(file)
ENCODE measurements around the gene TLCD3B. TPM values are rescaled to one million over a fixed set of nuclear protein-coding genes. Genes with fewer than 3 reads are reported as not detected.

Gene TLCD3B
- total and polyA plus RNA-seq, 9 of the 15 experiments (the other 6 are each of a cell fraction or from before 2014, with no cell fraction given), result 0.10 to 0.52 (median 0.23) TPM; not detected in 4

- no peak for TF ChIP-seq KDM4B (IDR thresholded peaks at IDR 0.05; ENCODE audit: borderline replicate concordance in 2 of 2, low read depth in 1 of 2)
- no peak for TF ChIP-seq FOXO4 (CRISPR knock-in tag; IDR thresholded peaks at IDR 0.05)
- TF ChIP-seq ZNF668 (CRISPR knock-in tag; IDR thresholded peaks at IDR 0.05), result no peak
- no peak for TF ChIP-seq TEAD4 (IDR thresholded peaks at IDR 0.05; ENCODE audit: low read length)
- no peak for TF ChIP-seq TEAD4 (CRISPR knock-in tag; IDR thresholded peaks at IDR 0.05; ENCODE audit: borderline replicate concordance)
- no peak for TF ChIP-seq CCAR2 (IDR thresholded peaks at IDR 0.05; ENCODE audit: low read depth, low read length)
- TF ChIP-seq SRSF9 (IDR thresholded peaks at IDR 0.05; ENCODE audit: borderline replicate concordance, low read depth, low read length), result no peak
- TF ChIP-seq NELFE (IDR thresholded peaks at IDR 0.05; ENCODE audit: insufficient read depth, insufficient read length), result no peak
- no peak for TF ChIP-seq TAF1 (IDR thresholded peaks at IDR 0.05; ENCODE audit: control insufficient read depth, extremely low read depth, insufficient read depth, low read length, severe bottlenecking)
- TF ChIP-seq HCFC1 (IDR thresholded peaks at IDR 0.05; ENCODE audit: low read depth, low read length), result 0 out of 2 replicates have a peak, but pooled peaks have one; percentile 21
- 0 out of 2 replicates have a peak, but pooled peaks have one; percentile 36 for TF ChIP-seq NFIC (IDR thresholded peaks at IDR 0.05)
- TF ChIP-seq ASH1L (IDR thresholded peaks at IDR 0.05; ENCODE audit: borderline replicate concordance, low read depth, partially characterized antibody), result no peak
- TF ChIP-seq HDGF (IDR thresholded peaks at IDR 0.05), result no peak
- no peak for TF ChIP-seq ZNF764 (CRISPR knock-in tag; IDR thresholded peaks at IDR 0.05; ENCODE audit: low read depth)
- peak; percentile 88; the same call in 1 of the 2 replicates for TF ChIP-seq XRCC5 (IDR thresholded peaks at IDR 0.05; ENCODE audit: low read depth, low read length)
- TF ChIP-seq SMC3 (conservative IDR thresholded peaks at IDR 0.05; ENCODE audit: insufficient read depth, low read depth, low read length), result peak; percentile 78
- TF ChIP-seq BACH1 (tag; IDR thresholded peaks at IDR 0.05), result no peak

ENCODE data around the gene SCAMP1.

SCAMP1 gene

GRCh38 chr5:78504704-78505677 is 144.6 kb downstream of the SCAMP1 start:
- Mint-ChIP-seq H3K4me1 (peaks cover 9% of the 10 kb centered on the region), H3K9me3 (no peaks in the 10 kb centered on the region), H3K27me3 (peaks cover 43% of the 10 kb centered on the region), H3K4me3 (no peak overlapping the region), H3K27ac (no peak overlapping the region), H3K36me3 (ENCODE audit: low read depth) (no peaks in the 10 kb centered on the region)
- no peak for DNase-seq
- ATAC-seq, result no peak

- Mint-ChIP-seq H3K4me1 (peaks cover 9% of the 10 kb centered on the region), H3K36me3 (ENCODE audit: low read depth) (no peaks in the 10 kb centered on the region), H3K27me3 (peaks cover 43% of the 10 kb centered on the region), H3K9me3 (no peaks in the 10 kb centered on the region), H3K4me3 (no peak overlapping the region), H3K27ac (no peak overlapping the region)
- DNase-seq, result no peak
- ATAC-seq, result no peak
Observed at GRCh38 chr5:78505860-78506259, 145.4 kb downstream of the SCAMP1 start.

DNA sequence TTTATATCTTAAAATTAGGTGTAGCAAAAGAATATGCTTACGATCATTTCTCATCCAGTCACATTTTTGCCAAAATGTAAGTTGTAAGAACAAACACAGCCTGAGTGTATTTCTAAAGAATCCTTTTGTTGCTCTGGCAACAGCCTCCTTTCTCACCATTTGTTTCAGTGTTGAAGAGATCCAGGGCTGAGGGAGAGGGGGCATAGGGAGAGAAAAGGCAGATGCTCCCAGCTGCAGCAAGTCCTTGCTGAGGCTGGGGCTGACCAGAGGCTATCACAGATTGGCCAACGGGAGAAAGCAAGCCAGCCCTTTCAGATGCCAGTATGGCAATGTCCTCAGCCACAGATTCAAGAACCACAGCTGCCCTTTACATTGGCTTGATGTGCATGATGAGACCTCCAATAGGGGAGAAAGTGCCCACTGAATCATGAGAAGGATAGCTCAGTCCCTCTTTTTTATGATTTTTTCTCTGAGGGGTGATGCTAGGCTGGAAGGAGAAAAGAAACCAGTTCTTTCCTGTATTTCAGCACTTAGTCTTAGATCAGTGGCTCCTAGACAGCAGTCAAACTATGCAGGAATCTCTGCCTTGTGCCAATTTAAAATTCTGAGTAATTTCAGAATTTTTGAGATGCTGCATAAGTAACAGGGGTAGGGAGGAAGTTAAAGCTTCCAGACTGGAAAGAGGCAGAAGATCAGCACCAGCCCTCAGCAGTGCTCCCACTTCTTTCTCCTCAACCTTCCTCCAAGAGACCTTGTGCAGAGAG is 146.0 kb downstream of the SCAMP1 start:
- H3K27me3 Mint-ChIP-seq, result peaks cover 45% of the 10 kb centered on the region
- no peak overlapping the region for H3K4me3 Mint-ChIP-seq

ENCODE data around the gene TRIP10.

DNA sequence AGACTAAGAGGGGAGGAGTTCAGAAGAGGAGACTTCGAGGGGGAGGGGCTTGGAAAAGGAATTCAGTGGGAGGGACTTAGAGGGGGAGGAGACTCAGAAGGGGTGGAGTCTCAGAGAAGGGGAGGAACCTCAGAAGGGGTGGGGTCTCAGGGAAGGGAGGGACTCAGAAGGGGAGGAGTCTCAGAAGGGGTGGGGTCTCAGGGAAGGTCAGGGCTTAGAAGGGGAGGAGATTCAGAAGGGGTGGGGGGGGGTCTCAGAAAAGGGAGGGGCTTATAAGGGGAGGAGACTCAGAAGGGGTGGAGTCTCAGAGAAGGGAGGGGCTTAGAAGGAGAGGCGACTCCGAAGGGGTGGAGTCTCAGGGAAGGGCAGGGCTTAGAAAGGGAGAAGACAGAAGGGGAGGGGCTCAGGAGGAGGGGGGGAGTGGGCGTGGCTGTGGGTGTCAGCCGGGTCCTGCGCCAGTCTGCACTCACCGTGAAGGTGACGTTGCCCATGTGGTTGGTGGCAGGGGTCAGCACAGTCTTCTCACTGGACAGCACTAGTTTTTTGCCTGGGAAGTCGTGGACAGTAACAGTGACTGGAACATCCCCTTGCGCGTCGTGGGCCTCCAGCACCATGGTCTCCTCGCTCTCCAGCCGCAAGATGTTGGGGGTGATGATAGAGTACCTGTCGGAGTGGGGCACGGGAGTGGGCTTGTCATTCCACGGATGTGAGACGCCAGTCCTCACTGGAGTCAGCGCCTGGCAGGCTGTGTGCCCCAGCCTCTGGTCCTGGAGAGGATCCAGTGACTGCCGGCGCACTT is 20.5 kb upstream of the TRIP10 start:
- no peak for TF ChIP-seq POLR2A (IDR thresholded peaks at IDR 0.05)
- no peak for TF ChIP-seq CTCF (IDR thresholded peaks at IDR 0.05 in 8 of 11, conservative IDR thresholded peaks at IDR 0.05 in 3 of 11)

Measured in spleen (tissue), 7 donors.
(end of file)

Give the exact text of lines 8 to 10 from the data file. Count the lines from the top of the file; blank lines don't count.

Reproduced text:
- no peak for TF ChIP-seq TEAD4 (CRISPR knock-in tag; IDR thresholded peaks at IDR 0.05; ENCODE audit: borderline replicate concordance)
- no peak for TF ChIP-seq CCAR2 (IDR thresholded peaks at IDR 0.05; ENCODE audit: low read depth, low read length)
- TF ChIP-seq SRSF9 (IDR thresholded peaks at IDR 0.05; ENCODE audit: borderline replicate concordance, low read depth, low read length), result no peak